Agriculture Engineers use technology to install, repair, service, and create systems and machines in agriculture. This can include electrical, industrial, civil and mechanical applications in engineering.
What responsibilities will I have?
- Oversee installation, maintenance and repair of new and existing systems
- Design blueprints and diagrams for electrical components
- Participate in technical integration for complete system to ensure system meets product specification.
- Work with Supply Management, Sales, Marketing, Manufacturing, and Quality Assurance to optimize designs for cost, quality, and manufacturability.
- Use computers and other technologies such as global positioning to create and test electrical equipment
- Tear apart and reassemble equipment
- Read dials and meters to determine amperage, voltage, electrical output and input at specific operating temperature to analyze parts performance
- Develop electrical warning systems
- Ensure compliance with local and national electrical codes
- Maintain an inventory of the instrument/electrical/electronic parts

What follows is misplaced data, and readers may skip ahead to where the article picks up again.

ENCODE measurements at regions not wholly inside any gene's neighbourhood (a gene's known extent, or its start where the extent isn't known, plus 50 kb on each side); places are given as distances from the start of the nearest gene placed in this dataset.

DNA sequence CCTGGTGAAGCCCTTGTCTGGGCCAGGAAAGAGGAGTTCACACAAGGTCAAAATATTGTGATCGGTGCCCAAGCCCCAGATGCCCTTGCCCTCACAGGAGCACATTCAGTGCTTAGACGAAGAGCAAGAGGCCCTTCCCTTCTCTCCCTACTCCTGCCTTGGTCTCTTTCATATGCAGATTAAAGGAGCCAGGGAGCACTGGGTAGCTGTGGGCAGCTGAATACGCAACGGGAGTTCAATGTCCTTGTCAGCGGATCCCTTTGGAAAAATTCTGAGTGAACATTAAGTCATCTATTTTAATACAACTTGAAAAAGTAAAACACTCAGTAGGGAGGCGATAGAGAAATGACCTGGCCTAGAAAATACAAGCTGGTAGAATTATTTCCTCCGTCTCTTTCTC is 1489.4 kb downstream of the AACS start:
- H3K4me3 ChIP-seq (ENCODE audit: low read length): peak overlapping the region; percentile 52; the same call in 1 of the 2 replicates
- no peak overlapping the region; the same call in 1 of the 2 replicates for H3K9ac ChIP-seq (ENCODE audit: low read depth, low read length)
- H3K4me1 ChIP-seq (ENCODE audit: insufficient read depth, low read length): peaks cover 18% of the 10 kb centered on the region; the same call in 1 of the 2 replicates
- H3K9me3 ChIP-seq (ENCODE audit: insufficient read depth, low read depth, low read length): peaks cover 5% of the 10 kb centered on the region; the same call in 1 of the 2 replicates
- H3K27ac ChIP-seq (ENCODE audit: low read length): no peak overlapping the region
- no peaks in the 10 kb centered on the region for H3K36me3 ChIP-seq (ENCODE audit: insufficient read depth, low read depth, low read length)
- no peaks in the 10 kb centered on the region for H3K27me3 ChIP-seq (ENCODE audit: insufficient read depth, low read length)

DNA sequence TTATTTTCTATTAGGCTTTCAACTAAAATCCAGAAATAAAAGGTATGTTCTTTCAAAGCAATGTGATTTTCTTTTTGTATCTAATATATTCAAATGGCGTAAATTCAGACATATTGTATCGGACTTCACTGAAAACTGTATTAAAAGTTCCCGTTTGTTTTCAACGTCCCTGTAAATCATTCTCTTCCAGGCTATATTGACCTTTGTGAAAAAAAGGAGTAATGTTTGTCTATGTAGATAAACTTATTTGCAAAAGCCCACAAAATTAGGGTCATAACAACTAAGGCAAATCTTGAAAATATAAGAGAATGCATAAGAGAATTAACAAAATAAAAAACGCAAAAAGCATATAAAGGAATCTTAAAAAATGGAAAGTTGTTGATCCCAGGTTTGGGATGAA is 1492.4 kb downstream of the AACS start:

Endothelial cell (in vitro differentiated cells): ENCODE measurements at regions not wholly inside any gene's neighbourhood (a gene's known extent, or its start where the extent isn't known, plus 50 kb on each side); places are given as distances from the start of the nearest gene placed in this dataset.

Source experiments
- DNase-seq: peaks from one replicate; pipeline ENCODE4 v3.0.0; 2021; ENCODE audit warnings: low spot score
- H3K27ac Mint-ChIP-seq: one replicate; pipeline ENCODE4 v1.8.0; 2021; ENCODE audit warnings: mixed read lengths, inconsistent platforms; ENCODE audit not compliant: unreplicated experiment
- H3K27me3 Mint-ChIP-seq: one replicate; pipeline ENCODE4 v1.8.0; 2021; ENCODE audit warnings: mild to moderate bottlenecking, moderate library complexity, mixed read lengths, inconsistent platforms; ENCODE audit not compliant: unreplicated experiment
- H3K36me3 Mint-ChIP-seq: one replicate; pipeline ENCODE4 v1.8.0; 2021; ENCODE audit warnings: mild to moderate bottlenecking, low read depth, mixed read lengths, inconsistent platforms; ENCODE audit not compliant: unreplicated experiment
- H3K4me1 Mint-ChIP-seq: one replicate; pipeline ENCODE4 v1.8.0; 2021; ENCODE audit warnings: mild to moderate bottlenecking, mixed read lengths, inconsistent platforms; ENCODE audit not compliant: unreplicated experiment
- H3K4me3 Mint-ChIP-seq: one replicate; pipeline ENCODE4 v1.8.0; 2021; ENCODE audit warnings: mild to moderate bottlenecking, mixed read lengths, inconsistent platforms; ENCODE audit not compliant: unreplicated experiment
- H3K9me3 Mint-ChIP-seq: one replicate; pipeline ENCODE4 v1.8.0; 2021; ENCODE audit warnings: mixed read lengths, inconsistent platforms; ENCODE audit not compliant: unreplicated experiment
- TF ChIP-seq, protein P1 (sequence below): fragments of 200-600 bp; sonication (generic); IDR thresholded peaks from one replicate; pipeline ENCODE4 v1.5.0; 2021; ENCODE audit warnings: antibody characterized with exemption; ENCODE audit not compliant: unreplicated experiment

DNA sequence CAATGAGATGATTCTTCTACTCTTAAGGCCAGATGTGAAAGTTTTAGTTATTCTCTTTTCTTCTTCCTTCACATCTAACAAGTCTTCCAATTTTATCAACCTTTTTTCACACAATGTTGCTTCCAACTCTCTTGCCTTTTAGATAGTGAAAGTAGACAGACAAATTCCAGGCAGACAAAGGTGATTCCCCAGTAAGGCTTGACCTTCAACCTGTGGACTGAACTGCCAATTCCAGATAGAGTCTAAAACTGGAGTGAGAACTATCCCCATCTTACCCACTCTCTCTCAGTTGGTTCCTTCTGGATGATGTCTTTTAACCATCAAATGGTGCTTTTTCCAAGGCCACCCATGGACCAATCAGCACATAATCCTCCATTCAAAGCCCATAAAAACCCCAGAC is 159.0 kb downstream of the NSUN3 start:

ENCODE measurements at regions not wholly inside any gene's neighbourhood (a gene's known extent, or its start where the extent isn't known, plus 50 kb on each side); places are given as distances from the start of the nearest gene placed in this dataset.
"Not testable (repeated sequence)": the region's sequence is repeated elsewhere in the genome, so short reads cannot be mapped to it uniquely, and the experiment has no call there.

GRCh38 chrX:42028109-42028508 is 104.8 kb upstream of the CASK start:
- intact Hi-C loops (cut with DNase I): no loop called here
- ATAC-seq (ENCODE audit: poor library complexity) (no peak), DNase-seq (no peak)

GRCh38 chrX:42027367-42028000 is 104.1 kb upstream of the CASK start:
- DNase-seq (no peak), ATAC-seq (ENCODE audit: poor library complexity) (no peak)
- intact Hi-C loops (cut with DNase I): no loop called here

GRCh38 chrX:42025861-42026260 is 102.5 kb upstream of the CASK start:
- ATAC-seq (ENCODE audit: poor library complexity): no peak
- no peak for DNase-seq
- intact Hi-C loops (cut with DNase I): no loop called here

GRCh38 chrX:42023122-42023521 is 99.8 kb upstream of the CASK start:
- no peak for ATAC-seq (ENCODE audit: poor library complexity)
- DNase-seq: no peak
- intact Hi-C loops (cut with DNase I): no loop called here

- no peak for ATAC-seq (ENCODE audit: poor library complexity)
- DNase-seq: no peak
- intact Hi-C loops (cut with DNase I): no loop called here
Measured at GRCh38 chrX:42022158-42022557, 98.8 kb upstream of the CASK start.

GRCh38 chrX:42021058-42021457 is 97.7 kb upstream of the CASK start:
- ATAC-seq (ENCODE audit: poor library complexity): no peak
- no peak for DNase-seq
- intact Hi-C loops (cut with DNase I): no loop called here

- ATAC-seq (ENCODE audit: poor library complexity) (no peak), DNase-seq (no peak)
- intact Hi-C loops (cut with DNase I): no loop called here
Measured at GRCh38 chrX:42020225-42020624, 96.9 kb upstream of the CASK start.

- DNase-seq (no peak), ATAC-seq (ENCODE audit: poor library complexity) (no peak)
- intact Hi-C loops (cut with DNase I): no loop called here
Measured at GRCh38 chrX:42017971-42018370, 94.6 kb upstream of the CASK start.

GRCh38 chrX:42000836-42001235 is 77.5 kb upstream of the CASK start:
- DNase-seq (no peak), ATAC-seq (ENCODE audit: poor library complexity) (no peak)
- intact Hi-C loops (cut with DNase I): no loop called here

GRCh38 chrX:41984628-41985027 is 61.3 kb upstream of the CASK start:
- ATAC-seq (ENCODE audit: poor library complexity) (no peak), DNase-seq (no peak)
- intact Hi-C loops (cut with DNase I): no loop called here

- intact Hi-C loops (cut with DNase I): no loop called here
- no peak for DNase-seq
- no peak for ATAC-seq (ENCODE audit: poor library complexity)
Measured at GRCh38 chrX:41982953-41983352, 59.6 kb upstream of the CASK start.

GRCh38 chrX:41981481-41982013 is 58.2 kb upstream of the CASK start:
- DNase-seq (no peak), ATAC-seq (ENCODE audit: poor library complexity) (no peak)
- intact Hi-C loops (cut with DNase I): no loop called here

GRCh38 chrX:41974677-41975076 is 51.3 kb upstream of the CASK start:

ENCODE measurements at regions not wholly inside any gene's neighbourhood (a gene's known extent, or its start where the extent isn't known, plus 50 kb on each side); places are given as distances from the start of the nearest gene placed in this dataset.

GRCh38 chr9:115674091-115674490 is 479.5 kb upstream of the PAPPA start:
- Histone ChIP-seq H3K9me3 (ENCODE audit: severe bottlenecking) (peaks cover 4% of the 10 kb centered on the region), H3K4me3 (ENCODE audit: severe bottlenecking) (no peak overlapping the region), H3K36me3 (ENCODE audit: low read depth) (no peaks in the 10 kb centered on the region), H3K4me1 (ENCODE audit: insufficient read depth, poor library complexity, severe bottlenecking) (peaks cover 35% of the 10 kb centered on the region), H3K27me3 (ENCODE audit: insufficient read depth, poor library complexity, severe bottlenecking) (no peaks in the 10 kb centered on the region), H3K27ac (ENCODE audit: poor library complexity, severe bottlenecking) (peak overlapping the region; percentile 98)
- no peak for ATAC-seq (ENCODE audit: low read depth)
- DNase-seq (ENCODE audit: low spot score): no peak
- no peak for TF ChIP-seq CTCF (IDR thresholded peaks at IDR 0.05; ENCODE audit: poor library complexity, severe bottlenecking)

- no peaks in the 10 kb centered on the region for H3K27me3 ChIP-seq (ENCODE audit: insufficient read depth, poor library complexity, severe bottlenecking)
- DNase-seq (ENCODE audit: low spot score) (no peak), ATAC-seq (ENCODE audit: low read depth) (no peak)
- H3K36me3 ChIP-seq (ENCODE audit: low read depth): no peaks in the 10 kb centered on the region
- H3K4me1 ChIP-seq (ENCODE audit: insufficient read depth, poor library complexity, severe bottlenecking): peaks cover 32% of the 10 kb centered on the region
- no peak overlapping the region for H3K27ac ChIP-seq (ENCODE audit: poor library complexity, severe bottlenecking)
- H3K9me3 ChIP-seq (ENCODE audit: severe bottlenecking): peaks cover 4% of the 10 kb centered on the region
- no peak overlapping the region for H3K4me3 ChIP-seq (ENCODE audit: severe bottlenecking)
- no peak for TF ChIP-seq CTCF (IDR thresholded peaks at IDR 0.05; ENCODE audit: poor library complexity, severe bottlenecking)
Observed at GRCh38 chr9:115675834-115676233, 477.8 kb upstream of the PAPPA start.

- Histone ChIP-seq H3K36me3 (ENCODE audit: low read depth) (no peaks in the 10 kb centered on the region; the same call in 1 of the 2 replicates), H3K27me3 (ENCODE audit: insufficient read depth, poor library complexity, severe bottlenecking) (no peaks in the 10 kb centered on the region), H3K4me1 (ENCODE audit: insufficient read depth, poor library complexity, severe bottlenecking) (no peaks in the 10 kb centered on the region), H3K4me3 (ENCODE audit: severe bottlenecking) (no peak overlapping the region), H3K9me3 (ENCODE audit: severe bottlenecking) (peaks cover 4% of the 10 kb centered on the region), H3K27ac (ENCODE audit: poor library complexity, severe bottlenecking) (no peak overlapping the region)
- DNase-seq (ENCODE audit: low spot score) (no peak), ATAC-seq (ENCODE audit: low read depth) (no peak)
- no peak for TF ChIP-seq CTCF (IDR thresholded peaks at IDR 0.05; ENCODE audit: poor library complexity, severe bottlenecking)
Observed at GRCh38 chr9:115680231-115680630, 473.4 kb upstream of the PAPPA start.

- Assist in developing, trainings and reviewing electrical programs and procedures for company
What education and training is required?
A bachelor’s degree in electrical, industrial, mechanical or agricultural engineering is required.
To pursue a career as an Agricultural Engineer:
The following high school courses are recommended: agricultural education, a focus on physical science, and mathematics.
Where can I work?
Typical employers: employed by farm equipment manufacturers, grain milling operations, research firms, meat processing companies, as well as some state and government agencies.
Future Job Market/Outlook:
The future outlook for Engineers is projected to be good to excellent depending on skills, specialties and location.
Suggested Professional Organizations and Associations: